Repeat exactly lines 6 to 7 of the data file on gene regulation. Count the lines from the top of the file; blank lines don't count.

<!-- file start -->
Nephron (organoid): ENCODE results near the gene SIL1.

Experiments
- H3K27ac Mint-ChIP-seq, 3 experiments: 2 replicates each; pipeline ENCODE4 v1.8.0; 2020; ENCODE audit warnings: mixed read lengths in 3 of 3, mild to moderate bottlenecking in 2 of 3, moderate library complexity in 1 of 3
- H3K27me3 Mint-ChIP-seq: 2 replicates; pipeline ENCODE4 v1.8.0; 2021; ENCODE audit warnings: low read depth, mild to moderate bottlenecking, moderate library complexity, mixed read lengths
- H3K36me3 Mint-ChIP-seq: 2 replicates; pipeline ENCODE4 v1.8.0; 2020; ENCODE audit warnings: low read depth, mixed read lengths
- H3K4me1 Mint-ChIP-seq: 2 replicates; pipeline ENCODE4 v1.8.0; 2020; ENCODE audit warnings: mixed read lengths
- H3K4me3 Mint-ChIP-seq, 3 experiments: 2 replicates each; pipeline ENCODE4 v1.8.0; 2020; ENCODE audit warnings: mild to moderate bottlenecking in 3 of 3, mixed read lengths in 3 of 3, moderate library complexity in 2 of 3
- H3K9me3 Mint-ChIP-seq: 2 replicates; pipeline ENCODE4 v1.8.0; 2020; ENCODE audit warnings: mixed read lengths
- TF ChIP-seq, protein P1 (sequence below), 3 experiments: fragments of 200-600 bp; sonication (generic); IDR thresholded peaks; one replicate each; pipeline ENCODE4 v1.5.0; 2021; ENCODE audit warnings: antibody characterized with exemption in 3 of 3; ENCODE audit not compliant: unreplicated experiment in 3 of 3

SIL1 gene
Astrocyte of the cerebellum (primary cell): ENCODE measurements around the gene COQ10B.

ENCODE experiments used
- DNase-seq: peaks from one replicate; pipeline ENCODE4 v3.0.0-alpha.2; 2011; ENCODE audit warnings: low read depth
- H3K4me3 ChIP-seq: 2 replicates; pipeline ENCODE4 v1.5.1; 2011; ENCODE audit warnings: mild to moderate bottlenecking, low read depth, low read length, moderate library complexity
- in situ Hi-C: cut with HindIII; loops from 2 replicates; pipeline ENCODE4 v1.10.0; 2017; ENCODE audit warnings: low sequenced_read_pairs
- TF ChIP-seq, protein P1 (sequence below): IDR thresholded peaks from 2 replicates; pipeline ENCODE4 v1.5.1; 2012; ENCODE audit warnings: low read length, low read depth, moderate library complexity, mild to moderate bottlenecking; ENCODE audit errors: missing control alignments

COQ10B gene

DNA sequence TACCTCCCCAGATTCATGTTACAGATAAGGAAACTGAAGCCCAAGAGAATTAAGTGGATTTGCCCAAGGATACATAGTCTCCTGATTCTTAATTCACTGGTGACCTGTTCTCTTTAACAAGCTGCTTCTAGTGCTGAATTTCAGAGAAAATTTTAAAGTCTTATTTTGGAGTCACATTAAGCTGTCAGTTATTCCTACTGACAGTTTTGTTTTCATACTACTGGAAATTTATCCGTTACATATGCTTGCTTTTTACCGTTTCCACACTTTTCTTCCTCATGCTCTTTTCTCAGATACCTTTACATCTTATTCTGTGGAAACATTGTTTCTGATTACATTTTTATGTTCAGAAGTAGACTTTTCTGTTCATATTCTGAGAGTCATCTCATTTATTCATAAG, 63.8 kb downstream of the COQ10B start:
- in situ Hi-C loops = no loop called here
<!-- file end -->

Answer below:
- H3K4me1 Mint-ChIP-seq: 2 replicates; pipeline ENCODE4 v1.8.0; 2020; ENCODE audit warnings: mixed read lengths
- H3K4me3 Mint-ChIP-seq, 3 experiments: 2 replicates each; pipeline ENCODE4 v1.8.0; 2020; ENCODE audit warnings: mild to moderate bottlenecking in 3 of 3, mixed read lengths in 3 of 3, moderate library complexity in 2 of 3